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INSA x Chris Ofili

London designer INSA launches ten-inch high elephant dung heels at the Tate Britain

Chris Ofili’s retrospective at the Tate Britain is incredible. The commentary, references, emotions, stunning aesthetic, and nomadic influences on his life relate to a hugely diverse art audience. In response, Charlie Dark’s Bring The Noise event has invited a collective of young British artists – Mala, Cooly G and INSA, to name a few – into the Tate to create exclusive work inspired by the great man. London-based INSA's contribution is a pair of ten-inch elephant dung platform heels entitled “Anything Goes When it Comes To (s)Hoes” – a play on the classic Big Daddy Kane track “Pimpin Ain’t Easy”, which has been referenced in numerous Chris Ofili paintings. INSA also unveils a new piece “Only God and You Can Judge Me (Jumbo Edition)” currently on display.
Dazed Digital: How was it sourcing and working with resin and dung?
INSA: It was cool. This was a great opportunity to explore a material that I would never ever use normally in my work. It was almost an instant decision when I was asked to do some work inspired by and in response to Chris's work. I thought, ‘I want to track down some elephant dung!' I want to go through the same process of experimentation he must have done 15 years back. The actual reality of phoning round Zoos to be met by rather posh receptionists saying, ‘I don't think we give away animal faeces.’ Then trekking up to Whipsnade on the train and bringing home a sack of stinking shit was all very entertaining.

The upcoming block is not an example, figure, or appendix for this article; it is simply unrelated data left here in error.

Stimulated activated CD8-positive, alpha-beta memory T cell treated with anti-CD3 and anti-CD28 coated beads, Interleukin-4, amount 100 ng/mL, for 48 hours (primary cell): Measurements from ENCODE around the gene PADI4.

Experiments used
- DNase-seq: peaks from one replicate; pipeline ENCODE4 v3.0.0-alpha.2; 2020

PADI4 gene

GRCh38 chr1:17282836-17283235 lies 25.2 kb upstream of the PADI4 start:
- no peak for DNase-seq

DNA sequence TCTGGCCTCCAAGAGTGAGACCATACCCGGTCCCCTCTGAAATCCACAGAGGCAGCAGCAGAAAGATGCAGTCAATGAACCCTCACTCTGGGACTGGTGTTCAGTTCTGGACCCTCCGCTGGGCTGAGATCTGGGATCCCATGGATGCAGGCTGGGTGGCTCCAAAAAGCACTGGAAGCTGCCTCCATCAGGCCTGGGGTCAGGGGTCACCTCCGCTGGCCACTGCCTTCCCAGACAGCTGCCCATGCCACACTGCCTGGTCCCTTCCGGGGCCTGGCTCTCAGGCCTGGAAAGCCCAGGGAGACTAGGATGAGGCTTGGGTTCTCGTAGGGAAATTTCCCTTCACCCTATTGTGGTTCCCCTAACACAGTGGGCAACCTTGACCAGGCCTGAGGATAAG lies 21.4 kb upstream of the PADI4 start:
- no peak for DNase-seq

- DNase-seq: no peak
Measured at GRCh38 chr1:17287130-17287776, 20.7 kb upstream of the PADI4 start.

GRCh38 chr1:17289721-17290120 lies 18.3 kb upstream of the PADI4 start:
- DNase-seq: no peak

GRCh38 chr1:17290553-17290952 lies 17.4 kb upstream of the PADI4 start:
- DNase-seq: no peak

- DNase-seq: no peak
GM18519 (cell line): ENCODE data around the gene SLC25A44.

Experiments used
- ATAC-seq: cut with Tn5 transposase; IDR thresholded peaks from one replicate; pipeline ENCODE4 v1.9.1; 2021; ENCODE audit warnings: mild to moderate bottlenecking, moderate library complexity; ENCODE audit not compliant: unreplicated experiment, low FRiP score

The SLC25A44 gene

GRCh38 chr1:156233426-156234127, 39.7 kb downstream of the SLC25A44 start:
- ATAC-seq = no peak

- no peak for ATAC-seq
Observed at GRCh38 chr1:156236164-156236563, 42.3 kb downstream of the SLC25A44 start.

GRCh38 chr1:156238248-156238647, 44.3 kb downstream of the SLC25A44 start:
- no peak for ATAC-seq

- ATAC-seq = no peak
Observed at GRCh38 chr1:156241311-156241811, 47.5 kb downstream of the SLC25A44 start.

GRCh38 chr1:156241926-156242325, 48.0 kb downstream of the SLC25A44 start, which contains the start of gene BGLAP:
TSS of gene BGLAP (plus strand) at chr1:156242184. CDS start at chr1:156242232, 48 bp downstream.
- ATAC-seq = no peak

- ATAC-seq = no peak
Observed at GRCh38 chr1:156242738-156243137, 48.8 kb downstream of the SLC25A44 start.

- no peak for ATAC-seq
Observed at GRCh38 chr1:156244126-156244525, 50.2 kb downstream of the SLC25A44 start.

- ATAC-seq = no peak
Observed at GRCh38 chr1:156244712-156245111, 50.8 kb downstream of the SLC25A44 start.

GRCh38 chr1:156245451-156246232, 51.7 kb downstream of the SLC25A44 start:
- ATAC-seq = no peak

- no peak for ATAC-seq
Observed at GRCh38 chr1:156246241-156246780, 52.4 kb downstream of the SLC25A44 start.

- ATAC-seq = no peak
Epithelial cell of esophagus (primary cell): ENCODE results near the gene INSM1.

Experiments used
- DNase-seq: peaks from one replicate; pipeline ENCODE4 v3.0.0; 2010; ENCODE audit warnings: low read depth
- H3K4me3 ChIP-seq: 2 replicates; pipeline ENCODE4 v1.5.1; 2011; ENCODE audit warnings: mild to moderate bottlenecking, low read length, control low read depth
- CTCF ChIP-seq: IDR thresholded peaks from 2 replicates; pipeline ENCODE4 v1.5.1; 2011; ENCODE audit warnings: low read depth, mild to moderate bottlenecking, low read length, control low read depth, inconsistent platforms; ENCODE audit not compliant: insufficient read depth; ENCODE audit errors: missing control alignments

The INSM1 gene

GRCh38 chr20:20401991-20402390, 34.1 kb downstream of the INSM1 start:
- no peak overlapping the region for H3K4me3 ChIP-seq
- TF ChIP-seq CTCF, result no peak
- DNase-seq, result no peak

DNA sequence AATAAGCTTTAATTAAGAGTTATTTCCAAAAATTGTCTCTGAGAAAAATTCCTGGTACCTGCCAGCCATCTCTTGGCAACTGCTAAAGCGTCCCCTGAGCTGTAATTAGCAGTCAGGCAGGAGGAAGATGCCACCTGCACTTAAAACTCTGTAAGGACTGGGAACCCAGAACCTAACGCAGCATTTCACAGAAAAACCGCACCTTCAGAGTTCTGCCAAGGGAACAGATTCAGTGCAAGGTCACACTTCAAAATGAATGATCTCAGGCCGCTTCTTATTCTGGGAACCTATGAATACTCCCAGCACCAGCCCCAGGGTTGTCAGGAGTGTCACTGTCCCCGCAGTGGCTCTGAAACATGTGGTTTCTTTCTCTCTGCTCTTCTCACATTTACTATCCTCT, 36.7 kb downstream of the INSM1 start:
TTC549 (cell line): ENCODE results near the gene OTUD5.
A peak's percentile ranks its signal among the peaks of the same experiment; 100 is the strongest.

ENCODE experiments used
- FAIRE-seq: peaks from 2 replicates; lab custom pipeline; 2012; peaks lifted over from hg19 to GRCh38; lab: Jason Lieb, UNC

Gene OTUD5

DD: With your work, talking about your heels collections – do you relate to the intricacy and time-consuming attention to detail that we can find in Chris Ofili's early work?
INSA: The detail and craftsmanship of his work is definitely part of my attraction to it. I find a lot of fine art is maybe too conceptual and lacking in the handmade beauty, and feeling you get from seeing a piece someone has spent time labouring over. I would say this craft ethos is more related to my spray painting days than my heel designing: refining special techniques and teaching yourself how to work with what initially seems like an inappropriate tool or medium.
DD: All of his work makes sense to our generation. The subjects that he is commenting on, the references... was that what first drew you to his art?
INSA: Yes, of course. Growing up on a diet of hip hop and re-appropriated black culture meant his work instantly resonated as something that I got, or at least something that I felt a slight understanding of. I have read several proper art reviews of his exhibitions and find it mad when the reviews talk about rap music's influence on him as an oddity or something completely unusual, when a whole generation grew up inspired by this genre.
DD: What is your favourite body of work from Chris Ofili's career?
INSA: It is definitely his earlier work. The whole elephant shit era. I just think the paintings embody such energy and excitement of a young creative growing up in London with all the seedy influences around him. The experimentation, humour and attitude in that period of work is great. It’s just like, ‘What? Fine art? Here's some shit! And what?!’
The Chris Ofili retrospective is on at Tate Britain from January 27  –  May 16, 2010